NEWS

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December 3, 2002

News in Brief

Provost releases annual report

University Provost Robert Saller recently released his Annual Report for 2001-2002. This report provides an overview of the University's financial and academic progress over the past year. Additionally, the report tracked the progress of the Chicago Initiative, the large-scale fundraising campaign which aims to raise $2 billion over the next five years.

"2001-2002 has been [a year] of transition and renewal at the University," Saller wrote.

At this point in the Chicago Initiative, the University has raised $723 million for the support of faculty, students, programs, facilities, and other needs of the University.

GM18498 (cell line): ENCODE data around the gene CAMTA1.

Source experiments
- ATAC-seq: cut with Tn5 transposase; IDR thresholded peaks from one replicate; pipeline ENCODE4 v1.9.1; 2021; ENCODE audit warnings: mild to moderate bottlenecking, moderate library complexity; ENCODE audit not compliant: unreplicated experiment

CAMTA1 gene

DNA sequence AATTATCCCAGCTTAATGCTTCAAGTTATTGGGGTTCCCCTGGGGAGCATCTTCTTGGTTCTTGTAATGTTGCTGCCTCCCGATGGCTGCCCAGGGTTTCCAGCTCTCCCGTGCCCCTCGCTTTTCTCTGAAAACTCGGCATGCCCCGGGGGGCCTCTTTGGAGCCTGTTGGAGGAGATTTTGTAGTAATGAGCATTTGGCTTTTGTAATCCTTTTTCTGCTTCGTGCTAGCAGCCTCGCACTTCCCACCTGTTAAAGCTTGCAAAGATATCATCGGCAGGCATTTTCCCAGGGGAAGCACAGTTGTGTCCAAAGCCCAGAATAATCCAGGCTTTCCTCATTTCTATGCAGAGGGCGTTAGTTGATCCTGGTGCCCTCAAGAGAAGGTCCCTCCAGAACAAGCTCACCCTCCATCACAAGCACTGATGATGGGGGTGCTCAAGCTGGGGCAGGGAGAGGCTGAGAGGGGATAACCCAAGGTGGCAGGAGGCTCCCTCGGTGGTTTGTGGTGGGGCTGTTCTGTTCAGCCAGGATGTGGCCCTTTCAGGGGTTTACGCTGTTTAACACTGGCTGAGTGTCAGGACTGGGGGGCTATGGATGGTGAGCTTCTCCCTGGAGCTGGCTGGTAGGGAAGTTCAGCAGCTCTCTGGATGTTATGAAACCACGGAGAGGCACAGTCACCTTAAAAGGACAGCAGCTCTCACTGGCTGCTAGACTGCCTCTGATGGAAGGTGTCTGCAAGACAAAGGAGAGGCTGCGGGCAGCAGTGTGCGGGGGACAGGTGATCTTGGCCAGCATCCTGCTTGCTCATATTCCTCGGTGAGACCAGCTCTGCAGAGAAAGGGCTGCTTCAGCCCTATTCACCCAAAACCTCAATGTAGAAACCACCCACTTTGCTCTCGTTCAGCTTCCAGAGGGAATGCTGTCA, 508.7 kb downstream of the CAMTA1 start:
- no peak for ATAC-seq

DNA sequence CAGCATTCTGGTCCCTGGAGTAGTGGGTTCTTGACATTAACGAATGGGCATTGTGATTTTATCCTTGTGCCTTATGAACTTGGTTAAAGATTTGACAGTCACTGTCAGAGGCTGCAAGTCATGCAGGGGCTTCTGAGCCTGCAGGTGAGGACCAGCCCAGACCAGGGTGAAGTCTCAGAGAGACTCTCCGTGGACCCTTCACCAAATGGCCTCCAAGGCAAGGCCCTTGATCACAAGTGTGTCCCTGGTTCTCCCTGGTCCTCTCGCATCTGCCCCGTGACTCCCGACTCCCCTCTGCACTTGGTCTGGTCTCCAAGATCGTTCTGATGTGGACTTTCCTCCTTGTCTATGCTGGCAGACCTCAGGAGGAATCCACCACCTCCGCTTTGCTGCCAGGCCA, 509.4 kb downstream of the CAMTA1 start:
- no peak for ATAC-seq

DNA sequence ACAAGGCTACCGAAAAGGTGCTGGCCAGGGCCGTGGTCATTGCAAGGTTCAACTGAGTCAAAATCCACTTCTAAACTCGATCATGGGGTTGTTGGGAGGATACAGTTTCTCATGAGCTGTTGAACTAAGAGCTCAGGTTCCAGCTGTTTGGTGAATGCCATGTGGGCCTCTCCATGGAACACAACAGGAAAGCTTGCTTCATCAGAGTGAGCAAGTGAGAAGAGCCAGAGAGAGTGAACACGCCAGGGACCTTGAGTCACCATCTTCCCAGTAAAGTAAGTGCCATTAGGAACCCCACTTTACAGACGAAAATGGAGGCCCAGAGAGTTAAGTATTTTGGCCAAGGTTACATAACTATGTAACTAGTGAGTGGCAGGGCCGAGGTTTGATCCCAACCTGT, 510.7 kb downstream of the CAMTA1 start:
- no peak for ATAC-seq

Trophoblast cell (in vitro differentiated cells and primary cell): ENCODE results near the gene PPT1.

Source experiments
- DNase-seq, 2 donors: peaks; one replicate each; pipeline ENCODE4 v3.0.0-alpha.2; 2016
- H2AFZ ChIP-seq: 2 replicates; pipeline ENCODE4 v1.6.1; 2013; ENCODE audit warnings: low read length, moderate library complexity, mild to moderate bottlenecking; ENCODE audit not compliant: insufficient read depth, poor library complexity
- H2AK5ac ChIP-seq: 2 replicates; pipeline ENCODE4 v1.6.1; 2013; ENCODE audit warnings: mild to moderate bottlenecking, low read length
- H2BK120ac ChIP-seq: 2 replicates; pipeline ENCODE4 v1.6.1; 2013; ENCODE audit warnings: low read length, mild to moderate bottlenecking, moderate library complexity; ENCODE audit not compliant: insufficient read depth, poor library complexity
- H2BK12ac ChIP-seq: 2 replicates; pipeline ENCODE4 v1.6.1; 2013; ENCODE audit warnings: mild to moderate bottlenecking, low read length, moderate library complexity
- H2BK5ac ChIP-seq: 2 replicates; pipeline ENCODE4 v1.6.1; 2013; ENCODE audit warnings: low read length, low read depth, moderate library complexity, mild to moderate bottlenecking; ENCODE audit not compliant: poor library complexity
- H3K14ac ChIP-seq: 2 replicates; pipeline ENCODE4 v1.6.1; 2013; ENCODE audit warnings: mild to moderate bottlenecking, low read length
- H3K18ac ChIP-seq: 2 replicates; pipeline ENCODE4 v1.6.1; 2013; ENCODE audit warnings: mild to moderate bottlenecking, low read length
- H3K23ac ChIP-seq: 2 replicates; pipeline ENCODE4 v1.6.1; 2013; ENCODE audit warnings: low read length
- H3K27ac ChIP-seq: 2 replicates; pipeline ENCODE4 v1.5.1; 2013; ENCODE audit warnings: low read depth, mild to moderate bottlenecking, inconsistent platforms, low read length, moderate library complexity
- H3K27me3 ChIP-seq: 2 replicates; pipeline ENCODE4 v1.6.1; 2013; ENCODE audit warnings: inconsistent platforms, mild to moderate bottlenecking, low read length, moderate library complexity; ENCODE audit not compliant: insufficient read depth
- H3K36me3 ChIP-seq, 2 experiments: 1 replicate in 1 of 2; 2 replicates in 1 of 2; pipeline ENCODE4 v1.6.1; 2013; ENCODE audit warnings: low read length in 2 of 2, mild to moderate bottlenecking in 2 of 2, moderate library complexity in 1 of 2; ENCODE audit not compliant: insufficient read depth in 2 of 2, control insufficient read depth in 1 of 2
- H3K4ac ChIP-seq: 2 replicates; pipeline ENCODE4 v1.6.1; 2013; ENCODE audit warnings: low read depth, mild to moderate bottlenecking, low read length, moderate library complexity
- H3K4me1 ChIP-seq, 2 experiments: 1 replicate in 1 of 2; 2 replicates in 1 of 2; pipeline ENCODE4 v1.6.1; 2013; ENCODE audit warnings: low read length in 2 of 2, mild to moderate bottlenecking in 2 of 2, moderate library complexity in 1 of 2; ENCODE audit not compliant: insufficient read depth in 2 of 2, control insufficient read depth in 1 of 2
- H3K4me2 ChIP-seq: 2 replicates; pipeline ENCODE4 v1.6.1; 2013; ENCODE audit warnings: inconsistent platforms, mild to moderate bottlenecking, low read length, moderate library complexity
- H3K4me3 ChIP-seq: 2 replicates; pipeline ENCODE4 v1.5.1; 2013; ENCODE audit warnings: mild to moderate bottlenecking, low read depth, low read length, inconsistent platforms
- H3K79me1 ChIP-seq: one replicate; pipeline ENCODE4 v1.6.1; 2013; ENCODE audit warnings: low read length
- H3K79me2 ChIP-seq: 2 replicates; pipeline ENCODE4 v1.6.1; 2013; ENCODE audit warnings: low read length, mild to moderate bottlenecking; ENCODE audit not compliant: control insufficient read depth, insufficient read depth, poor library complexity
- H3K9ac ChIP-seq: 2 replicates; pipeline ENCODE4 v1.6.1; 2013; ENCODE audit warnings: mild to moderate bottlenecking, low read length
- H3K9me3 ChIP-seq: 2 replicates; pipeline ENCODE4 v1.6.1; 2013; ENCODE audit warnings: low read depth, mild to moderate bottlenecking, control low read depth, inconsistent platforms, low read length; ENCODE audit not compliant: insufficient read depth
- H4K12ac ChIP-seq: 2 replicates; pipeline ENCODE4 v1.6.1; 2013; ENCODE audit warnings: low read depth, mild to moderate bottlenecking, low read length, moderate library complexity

The report also recounts faculty achievements over the past year, which include Professor John Calstrom's election to the National Academy of Sciences, and Professor Jean Bethke Elshtain's winning of the Goodenough Prize for lifetime achievement from the American Political Science Association.

Newly tenured professors were also listed, as well as an official crime report. Over the past 25 years, crime in the Hyde Park area has decreased dramatically. Burglaries have dropped by 76 percent, robberies by 56 percent, and sexual assaults by 92 percent.

Saller credited the decrease in crime to the renewal movement in the neighborhood, which has resulted in the opening of the North Kenwood/Oakland Charter School on 46th Street, as well as the Lucky Strike pool hall and bowling alley.